That said, despite Hawkeye’s dilemma, I really felt like this was just a fun episode all around, and it’s even better uncut on DVD, because there’s quite a bit that’s cut from syndication in this episode, such as Klinger escorting Hawkeye to the Latrine only to be escorted to the Mess Tent by Margaret (by cutting that scene, that means in syndication, Margaret doesn’t appear in this episode either, since that was her only scene) – also the ensuing bit of Hawkeye guessing what’s on his tray by smelling the creamed spinach and feeling the meatloaf is cut as well. Also Hawkeye discussing Tom Straw being an English teacher in San Francisco is missing, which makes the later comments about Hawkeye being the “new boy in his English class,” rather random and slightly confusing.

    As for Hawk’s other senses being heightened by his temporary lack of vision, it may be cliche, but I understand it’s accurate: while I don’t have any first-hand experience with the blind (other than a blind man bumped into me at the store one time because his caretaker wasn’t very good at maneuvering him), I’ve written for blind characters before myself, so I’ve had look into the subject matter a bit to understand it better, and it seems to me that blind people’s other sense – particularly sound and touch – are indeed heightened. Gary Burghoff even gave Radar glasses as a way of playing off his ESP and balancing his accute sense of hearing by having a poor sense of vision.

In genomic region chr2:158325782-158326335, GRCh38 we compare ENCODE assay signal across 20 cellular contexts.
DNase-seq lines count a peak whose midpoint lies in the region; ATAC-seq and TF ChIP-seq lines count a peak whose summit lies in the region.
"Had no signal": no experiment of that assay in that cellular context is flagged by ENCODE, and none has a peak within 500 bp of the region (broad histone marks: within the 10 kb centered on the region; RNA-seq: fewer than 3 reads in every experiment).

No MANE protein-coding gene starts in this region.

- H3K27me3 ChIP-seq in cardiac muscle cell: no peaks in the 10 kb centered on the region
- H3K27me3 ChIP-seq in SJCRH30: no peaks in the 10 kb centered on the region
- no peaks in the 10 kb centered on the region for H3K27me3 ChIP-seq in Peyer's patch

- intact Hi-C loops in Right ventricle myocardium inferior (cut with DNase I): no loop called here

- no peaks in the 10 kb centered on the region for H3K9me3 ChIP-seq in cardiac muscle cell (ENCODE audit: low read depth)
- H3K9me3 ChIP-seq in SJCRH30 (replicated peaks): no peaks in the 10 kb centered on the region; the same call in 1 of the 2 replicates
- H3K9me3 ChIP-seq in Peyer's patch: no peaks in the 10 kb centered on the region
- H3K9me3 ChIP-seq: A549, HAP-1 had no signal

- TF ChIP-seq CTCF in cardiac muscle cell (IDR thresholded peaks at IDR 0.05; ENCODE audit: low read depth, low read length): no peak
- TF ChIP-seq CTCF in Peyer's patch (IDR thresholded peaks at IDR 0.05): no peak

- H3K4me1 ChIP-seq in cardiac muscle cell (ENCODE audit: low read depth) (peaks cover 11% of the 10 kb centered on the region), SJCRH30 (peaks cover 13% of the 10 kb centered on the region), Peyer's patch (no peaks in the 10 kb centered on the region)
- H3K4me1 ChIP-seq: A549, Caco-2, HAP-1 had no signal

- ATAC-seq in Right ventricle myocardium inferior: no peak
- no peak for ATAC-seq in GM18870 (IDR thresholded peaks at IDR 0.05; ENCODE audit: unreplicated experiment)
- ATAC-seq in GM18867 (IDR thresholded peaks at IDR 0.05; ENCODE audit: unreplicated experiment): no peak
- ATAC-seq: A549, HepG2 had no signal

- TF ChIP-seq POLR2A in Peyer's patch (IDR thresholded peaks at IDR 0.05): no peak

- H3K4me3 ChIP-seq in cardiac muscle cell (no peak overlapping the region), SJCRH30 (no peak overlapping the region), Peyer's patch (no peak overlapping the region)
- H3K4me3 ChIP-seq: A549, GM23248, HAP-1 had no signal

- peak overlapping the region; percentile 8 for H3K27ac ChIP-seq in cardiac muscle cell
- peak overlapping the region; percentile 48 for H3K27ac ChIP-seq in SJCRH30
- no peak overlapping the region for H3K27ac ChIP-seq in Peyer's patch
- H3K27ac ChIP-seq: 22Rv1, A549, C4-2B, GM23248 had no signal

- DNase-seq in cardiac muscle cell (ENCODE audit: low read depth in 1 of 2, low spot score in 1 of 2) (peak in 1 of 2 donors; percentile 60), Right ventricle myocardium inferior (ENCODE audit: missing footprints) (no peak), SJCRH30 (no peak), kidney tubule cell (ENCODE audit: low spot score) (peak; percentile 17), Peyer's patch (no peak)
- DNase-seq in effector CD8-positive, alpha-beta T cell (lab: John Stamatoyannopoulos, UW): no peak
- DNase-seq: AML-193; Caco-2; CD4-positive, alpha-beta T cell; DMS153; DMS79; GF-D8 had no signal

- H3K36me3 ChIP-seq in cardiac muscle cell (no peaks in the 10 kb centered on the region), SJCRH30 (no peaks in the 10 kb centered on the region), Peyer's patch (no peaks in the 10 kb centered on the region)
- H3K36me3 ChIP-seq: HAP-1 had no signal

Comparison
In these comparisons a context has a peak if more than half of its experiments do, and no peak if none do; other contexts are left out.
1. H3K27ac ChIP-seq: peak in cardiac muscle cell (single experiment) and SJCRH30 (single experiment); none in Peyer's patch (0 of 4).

It’s only been in the last few years or so that I realized that was Bobbie Mitchell in this episode, mainly because during her earlier appearances, she had fairer complexion and short dark hair – now here she is after disappearing for a year, and she’s got a tanner complexion and longer blonder hair, she’s pretty much unrecognizable except for that speech impediment she has: “Can he come back in a little while? I was gonna undwess and take a showuh.”

  • Doc Funnypants says:

    This episode was very thought-provoking because Hawkeye expanded his horizons sense-wise. In case anyone was aware, Tom Sullivan sang the National Anthem prior to Super Bowl X.